Paris terror attacks: The manhunt

Clues point to three brothers in Belgium

A man praying in front of a memorial site near the Bataclan concert venue in Paris on Nov 16.
A man praying in front of a memorial site near the Bataclan concert venue in Paris on Nov 16. PHOTO: EPA

PARIS • On both sides of the Atlantic, the fast-moving investigation into the deadly Paris terrorist attacks has accumulated clues: A car discovered in a Paris suburb with a cache of weapons; mounting proof of links with the Islamic State in Iraq and Syria (ISIS); and intense scrutiny on three brothers, living in Belgium, as crucial suspects in the elaborate plot.

With investigators moving on multiple fronts and a manhunt under way for a suspect described as dangerous and much still unknown, increasing evidence suggested that at least one of the eight attackers had visited Syria, where ISIS has its main stronghold.

Officials were also investigating the possibility that a Syrian citizen may have been sent to join the attackers, slipping into Europe along with thousands of refugees.

French officials said American security services had alerted them in September to vague, but credible information, that French extremists in Syria were planning some type of attack. That tip, the officials said, contributed to France's decision to launch what it had hoped might be pre-emptive air strikes on Oct 8 against ISIS' self-declared capital in Syria, Raqqa.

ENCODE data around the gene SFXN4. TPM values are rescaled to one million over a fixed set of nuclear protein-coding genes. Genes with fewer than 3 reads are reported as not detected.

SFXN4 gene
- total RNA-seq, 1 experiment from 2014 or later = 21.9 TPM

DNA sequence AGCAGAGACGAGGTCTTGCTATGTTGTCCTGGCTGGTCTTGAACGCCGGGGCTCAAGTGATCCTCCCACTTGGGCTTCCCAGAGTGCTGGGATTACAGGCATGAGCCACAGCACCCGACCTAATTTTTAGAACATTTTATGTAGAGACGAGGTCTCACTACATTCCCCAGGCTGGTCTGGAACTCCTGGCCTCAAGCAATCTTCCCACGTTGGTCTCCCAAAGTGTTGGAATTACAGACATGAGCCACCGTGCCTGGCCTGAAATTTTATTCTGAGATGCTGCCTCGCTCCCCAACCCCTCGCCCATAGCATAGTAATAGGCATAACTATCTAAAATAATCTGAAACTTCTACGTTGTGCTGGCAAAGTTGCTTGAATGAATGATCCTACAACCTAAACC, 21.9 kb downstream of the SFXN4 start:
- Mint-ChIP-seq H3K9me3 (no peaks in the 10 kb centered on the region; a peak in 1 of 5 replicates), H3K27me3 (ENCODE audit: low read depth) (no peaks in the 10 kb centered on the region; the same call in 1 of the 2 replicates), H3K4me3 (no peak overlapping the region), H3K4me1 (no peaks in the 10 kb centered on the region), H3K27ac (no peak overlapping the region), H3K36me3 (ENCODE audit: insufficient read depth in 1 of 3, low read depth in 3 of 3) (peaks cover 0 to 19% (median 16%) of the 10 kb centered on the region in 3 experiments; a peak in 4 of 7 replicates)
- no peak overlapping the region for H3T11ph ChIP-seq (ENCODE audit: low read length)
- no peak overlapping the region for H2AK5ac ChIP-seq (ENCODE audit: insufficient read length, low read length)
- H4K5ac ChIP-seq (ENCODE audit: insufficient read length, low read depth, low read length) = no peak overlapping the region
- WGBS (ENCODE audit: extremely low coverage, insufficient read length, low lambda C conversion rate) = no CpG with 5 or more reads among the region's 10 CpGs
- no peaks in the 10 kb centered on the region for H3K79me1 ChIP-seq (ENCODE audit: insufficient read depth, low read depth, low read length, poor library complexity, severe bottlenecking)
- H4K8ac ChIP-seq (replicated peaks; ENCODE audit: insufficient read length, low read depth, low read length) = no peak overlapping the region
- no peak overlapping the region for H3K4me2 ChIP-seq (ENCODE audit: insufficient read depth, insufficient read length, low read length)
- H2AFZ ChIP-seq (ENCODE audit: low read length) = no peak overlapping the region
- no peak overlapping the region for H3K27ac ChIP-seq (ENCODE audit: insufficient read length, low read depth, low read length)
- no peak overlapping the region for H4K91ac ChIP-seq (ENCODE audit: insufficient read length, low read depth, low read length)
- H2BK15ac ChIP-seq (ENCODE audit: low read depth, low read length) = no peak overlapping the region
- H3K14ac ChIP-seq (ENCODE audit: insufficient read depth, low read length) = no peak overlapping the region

The coordination of the latest attacks suggest a growing and ominous sophistication among terrorist networks, American and French officials said.

ENCRYPTED COMMUNICATION

The working assumption is that these guys were very security-aware, and they assumed they would be under some level of observation, and acted accordingly.

A SENIOR EUROPEAN COUNTER-TERRORISM OFFICIAL, commenting on the attackers

The attacks also illustrated how such networks, operating in Europe, are oblivious to national boundaries. The authorities said several of the assailants had lived quietly in Belgium even as they prepared to strike in France.

European intelligence officials said the one attacker who they believed had gone to Syria was Ismael Omar Mostefai, a French citizen. He travelled to Turkey in 2012, and probably then slipped into Syria.

European officials said they believed the Paris attackers had used some kind of encrypted communication.

"The working assumption is that these guys were very security-aware, and they assumed they would be under some level of observation, and acted accordingly," said a senior European counter-terrorism official.

A French official said that some of the attackers had shown a discipline that suggested military-style training, and that the plot involved considerable planning.

But some analysts noted that many aspects of the assault also failed. The suicide bombers sent to attack the football match between France and Germany did not inflict many casualties. And ISIS had boasted of carrying out an attack in the 18th Arrondissement, an administrative district, but it never happened. Also, the suicide bombs used by at least six of the attackers were unsophisticated, according to some analysts. At one cafe in Paris, an attacker managed to kill only himself.

Even so, analysts and security officials agreed the willingness of the attackers to carry out suicide bombings and to kill relentlessly with assault rifles suggested a new level of commitment for attacks in Europe.

A version of this article appeared in the print edition of The Straits Times on November 17, 2015, with the headline 'Clues point to three brothers in Belgium'. Print Edition | Subscribe